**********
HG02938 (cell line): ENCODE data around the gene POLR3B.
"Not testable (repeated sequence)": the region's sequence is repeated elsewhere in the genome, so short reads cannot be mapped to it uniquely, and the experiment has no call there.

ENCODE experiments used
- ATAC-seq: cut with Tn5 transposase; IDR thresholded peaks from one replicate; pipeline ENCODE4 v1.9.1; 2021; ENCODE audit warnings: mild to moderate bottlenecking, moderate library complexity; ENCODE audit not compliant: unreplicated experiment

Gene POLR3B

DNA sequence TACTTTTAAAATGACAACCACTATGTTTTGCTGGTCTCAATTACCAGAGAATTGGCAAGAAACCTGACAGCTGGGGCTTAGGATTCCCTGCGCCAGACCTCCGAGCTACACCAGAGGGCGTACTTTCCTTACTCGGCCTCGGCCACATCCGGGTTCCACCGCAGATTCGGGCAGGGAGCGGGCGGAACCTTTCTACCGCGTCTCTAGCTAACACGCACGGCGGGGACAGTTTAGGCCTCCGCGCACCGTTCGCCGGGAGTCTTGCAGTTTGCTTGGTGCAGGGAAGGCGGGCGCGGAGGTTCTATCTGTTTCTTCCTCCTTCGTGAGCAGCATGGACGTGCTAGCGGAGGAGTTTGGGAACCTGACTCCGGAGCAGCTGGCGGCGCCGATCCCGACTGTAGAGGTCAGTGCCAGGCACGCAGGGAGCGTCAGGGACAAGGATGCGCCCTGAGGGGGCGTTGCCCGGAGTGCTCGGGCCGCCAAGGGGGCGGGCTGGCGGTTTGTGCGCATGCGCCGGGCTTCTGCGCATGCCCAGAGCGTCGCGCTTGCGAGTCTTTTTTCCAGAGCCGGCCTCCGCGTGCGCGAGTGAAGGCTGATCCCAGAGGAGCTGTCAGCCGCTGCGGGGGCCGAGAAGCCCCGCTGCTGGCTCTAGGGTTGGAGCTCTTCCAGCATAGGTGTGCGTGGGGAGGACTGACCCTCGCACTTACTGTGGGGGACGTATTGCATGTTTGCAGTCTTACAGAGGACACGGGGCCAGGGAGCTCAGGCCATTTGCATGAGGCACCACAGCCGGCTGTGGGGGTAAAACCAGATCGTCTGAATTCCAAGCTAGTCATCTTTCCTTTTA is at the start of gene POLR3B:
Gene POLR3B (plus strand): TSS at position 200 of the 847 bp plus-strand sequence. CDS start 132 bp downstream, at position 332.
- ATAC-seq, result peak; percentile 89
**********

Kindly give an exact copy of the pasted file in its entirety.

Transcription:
HG02938 (cell line): ENCODE data around the gene POLR3B.
"Not testable (repeated sequence)": the region's sequence is repeated elsewhere in the genome, so short reads cannot be mapped to it uniquely, and the experiment has no call there.

ENCODE experiments used
- ATAC-seq: cut with Tn5 transposase; IDR thresholded peaks from one replicate; pipeline ENCODE4 v1.9.1; 2021; ENCODE audit warnings: mild to moderate bottlenecking, moderate library complexity; ENCODE audit not compliant: unreplicated experiment

Gene POLR3B

DNA sequence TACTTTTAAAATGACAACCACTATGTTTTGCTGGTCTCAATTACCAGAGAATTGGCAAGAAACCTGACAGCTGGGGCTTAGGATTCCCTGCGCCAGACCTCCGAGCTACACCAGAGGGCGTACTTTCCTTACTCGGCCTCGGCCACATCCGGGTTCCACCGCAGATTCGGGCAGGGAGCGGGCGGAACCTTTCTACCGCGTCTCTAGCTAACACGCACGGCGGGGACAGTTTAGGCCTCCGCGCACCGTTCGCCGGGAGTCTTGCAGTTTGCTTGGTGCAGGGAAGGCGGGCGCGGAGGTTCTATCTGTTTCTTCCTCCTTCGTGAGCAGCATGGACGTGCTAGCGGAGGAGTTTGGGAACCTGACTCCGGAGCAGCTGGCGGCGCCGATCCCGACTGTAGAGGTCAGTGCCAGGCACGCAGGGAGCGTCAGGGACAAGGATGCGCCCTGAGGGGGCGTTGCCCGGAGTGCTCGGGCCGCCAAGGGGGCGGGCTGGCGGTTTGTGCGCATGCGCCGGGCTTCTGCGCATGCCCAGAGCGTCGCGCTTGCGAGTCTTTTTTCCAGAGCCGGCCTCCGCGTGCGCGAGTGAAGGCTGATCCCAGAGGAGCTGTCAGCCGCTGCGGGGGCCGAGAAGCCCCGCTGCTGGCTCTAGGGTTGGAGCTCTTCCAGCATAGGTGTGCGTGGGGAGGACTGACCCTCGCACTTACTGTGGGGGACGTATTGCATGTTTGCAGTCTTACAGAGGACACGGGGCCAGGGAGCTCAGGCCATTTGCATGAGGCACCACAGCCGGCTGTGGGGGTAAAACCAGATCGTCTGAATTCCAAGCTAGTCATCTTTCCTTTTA is at the start of gene POLR3B:
Gene POLR3B (plus strand): TSS at position 200 of the 847 bp plus-strand sequence. CDS start 132 bp downstream, at position 332.
- ATAC-seq, result peak; percentile 89